In order to bring you this piece of bad news I had to translate from the CNRS ( Centre National de Recherches Scientifiques ) press release with my big Hachette dictionary, any mistakes are mine.  My own observations on declining insect numbers are anecdotal and  based on car windscreens. Fifty years ago when cars were slower  we had to stop regularly in summer to clean the windscreen of , "fly squash". Now we don't! ......there are far fewer insects about.

A final thought.........loss of biodiversity on this scale is as catastrophic as climate change, ocean acidification, ozone depletion, global freshwater use, interference with the nitrogen and phosphorous cycles and changes in land use. ......... we are standing by watching while our house burns down.

Click here for original press release
http://www.lemonde.fr/biodiversite/article/2018/03/20/les-oiseaux-disparaissent-des-campagnes-francaises-a-une-vitesse-vertigineuse_5273420_1652692.html#OsAtzzjgMeg4vJBi99


Tuesday, 20 March 2018

An alien invasive species.......... the grey squirrel's days are numbered.

National treasue
Red squirrels are a national treasure, we are brought up on stories of Squirrel Nutkin, in the wild they are pretty,charismatic individuals, we love them and we want them to thrive but their future is threatened by the alien, invasive grey squirrel.

Greys cost the UK forest industries round £14m a year by damaging timber. They strip bark exposing the phloem cells causing damage that isn't often apparent until the trees are felled.

I spent yesterday at a conference where the latest research on interactions between.  pine martens, grey squirrels and red squirrels was presented and discussed. The message was; where European pine marten populations have recovered from near extinction grey squirrel numbers decline dramatically towards extinction, while the native red squirrel population in the same areas increases.Pine marten recovery reverses decline of red squirrel

National enemy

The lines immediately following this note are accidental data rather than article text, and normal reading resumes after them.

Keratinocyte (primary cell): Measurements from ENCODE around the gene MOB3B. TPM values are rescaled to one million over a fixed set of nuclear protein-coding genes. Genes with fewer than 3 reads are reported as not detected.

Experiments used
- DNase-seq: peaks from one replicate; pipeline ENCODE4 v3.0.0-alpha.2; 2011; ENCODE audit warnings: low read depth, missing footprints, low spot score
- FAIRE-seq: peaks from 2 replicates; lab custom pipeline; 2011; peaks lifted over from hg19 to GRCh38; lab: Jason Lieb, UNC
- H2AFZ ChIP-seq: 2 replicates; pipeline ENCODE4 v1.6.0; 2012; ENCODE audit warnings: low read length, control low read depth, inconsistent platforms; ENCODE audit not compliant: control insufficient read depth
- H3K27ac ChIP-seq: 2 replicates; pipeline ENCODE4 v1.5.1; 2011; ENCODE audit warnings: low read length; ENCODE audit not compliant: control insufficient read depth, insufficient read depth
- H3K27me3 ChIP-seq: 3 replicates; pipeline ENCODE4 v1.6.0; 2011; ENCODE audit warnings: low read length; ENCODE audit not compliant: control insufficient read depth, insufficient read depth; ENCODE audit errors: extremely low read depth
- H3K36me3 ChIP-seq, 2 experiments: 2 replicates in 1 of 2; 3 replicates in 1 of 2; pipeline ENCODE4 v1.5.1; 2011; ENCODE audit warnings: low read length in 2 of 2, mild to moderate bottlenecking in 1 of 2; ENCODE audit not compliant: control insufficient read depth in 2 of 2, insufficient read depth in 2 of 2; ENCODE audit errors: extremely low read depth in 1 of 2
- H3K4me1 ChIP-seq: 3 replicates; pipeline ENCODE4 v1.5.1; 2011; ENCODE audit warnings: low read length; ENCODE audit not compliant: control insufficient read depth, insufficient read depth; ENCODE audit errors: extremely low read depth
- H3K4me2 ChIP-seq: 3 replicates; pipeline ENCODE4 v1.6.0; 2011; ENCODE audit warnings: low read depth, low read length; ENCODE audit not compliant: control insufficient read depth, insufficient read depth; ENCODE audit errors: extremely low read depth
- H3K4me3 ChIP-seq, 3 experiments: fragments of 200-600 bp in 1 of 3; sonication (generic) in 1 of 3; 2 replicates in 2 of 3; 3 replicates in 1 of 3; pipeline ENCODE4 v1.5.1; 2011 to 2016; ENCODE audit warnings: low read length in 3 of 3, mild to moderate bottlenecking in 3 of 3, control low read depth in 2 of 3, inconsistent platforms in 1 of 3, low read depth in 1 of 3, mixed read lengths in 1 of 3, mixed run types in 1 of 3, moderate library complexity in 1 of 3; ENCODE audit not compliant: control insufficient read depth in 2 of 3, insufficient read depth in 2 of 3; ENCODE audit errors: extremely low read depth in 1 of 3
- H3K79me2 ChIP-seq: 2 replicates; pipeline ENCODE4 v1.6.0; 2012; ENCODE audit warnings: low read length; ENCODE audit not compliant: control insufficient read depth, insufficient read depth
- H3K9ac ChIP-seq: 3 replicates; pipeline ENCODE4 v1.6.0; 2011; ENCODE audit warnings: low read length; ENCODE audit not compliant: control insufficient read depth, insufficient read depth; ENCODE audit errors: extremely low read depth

The grey squirrel was introduced to Britain in the nineteenth century and it carries squirrel pox virus, this doesn't harm the grey but it's lethal to the reds when the two populations meet and mix. A whole range of grey squirrel control methods have been used with varying success; shooting and trapping are the commonest. Birth control is on  the brink of widespread use.

A specially designed protein that causes infertility is incorporated in a bait for the greys. The baited traps can only be sprung by the greys because they are heavier than the reds. The active ingredient in the bait works once ingested and is then broken down quickly in the body of the grey squirrel, this should avoid, "unintended consequences" such as passing on the birth control effect to other species such as scavenging mammals and birds.

Even choice of tree species by foresters can help to control  the greys, in areas likely to be colonised by greys, not planting large seeded broad leaved tree species,such as hazel and oak, removes the grey's food supply but can favour the red.

National hero
In the Sottish Highlands the recovered pine marten population is likely to stop the invasion of greys. In the Borders, Wales and Northern England it may take 30 - 40 years for pine marten numbers to recover sufficiently to  provide effective grey squirrel control. In the meantime birth control looks as if it might be quick and effective.

The red squirrel and the pine marten co-evolved over millions of years. Reds tend to know how to avoid martens most of the time. The greys evolved in N. America and are not really acquainted ( co-evolved) with the pine marten and are less aware. this seems to account for the martens killing many more greys than reds.